Variability in the macrofauna of a single riffle in Prosser Creek, California, as indicated by the Surber sampler
AuthorsPaul R. Needham
Robert L. Usinger
Authors AffiliationsPaul R. Needham was Professor of Zoölogy-Fisheries, University of California, Berkeley; Robert L. Usinger was Professor of Entomology and Entomologist in the Experiment Station, Berkeley.
Hilgardia 24(14):383-409. DOI:10.3733/hilg.v24n14p383. April 1956.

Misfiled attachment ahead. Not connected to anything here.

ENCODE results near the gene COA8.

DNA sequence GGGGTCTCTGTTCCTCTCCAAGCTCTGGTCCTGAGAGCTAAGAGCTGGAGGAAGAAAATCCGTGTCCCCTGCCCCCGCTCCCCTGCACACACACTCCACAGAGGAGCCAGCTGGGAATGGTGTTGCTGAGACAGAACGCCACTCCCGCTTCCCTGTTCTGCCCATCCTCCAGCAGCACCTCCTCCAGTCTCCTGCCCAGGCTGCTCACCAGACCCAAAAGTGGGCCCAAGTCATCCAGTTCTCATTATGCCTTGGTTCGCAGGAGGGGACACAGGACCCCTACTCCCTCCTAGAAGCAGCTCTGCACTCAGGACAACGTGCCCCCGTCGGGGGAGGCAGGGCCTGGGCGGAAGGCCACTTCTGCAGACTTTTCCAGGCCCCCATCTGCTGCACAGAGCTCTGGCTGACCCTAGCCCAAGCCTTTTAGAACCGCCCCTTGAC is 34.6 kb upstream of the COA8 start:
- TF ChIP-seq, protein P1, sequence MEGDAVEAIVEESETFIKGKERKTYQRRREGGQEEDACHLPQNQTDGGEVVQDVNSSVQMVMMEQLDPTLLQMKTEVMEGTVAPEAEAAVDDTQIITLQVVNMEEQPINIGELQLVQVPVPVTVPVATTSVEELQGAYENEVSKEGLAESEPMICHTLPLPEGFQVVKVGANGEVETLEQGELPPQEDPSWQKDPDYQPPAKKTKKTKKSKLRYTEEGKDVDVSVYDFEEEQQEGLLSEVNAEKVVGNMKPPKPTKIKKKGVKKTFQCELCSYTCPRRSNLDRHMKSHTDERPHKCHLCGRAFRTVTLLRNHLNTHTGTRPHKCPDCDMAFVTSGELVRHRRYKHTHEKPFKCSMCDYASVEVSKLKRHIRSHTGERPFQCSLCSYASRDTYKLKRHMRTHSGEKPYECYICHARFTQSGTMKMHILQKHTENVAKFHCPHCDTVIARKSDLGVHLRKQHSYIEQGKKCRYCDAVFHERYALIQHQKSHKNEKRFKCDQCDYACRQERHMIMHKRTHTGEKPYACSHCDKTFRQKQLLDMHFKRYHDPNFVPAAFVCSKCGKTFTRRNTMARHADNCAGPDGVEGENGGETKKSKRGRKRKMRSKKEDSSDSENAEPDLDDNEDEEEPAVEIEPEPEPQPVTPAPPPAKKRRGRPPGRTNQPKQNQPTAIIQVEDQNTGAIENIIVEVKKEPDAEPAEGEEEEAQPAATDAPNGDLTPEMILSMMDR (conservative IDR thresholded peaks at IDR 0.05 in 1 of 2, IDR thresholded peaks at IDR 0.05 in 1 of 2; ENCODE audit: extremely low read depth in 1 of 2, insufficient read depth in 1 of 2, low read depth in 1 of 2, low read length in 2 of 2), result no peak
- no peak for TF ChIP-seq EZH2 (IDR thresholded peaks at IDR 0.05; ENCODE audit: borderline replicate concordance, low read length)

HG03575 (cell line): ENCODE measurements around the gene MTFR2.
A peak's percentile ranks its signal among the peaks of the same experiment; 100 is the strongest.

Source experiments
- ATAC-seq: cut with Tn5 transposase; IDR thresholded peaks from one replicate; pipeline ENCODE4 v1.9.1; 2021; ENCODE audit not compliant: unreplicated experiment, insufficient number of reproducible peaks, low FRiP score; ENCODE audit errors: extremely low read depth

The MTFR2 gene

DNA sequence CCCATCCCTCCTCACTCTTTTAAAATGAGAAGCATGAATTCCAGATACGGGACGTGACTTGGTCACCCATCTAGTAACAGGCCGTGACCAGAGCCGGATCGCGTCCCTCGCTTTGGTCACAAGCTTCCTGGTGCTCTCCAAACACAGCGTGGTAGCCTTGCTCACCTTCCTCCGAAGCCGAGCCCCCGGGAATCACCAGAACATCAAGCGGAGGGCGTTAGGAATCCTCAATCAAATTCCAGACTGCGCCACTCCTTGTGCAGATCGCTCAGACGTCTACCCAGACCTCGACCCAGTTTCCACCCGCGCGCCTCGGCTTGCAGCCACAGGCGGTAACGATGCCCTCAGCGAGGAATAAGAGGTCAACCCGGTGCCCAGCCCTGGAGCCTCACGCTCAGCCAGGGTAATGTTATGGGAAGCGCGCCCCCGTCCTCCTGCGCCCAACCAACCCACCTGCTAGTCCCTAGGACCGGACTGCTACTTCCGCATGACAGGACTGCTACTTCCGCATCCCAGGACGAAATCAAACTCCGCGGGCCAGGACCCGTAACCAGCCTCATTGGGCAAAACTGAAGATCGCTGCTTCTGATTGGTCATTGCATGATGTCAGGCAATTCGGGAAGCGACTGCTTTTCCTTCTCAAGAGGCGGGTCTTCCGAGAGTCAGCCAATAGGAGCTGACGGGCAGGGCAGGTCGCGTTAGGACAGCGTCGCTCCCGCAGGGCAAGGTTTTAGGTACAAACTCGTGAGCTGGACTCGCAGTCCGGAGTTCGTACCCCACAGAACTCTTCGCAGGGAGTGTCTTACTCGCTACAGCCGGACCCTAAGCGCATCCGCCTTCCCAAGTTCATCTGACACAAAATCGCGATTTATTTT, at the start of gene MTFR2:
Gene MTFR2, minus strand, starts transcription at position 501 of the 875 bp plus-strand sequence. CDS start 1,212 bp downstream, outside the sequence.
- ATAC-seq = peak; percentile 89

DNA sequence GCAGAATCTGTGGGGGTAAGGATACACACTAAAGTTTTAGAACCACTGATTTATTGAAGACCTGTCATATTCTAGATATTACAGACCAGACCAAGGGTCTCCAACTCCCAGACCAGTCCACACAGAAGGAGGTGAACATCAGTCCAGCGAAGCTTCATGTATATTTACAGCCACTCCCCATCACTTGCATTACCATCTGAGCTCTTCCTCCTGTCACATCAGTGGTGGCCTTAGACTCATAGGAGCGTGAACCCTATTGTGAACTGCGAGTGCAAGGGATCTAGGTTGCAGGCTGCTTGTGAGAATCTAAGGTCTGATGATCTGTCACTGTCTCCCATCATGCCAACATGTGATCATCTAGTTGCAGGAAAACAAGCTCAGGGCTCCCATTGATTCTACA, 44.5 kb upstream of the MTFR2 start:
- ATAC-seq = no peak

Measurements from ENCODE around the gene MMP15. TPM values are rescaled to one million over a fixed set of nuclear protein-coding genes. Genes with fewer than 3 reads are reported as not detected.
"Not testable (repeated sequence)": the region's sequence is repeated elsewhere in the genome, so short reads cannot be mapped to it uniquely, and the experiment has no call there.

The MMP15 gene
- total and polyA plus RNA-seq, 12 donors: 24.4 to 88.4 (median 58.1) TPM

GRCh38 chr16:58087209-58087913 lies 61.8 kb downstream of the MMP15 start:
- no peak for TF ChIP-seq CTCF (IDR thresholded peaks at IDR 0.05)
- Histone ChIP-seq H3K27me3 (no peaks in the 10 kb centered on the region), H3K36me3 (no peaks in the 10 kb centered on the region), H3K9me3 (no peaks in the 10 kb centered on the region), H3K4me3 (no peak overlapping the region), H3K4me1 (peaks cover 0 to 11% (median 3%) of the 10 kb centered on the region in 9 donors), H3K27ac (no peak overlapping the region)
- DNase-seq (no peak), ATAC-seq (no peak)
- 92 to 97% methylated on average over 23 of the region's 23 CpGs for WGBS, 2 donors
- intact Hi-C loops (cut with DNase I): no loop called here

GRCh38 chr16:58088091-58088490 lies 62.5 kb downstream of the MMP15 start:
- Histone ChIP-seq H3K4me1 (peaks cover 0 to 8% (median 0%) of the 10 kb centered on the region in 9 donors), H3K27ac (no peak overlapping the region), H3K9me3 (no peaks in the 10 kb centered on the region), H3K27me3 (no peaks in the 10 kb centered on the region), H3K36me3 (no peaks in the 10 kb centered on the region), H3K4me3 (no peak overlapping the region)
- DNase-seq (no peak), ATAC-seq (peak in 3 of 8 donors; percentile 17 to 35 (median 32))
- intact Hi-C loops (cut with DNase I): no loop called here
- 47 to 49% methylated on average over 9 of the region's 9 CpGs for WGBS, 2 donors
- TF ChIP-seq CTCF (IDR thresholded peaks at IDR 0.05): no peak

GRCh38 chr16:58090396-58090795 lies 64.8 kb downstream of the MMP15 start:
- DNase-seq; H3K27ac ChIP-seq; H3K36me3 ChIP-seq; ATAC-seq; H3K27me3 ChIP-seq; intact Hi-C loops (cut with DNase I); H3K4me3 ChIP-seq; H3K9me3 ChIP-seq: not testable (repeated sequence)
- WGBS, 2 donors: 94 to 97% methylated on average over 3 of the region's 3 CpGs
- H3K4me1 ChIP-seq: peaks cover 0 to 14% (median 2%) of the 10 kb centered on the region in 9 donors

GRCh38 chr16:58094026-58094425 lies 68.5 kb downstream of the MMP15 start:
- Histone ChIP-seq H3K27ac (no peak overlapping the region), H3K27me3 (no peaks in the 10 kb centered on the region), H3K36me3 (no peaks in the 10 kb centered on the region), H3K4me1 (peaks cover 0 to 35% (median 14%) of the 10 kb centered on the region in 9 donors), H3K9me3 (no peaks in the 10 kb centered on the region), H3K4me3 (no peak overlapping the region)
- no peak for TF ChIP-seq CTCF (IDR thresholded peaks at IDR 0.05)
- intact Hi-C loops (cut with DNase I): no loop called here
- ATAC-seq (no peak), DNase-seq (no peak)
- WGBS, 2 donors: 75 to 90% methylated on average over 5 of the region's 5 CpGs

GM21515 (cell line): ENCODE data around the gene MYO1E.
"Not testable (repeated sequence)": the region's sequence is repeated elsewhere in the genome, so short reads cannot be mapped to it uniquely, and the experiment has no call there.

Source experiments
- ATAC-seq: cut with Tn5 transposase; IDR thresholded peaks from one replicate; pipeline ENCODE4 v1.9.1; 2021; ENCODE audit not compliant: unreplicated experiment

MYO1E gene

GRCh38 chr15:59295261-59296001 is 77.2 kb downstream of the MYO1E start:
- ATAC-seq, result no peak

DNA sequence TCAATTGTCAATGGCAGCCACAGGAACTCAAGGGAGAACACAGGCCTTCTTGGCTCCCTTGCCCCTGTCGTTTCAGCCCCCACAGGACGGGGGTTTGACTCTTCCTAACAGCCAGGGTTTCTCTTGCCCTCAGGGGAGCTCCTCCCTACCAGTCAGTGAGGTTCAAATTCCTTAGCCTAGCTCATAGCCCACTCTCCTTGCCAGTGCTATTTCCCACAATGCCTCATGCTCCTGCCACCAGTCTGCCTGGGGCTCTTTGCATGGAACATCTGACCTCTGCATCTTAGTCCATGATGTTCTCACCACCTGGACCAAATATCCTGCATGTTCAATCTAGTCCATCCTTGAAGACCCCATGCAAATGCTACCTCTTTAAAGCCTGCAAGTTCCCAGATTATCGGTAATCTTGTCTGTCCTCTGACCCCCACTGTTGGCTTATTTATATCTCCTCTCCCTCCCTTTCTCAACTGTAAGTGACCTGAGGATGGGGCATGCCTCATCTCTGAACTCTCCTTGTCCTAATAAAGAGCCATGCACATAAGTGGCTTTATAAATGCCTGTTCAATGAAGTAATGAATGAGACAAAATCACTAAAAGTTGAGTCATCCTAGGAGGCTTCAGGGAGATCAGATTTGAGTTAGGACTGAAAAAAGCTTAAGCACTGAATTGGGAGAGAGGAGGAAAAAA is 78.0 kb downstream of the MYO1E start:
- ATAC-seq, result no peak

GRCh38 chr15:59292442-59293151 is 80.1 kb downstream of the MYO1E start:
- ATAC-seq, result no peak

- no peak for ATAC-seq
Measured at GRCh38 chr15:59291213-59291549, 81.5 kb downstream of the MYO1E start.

To determine the variability of the macrofauna in a single riffle, 100 bottom samples were taken in Prosser Creek, Nevada County, California, using the Surber Square Foot Sampler with a Latin Square experimental design. Statistical analyses of the results indicate that 194 samples would be required to give significant figures on total wet weights at the 95 per cent level of confidence. Total numbers would require 73 samples. The number of square foot samples necessary to ensure representation of the commonest genera or higher groups of aquatics, on the other hand, was quite low; therefore, because of its saving in labor and time, qualitative sampling rather than volume or weight, is recommended for use in pollution studies. Possibly because of the uniformity of the riffle, no correlation was found between types of organisms and different types of bottom, but striking correlations were observed with depth and speed of current. The majority of genera preferred both moderate depths and water speeds although for others the reverse was true.
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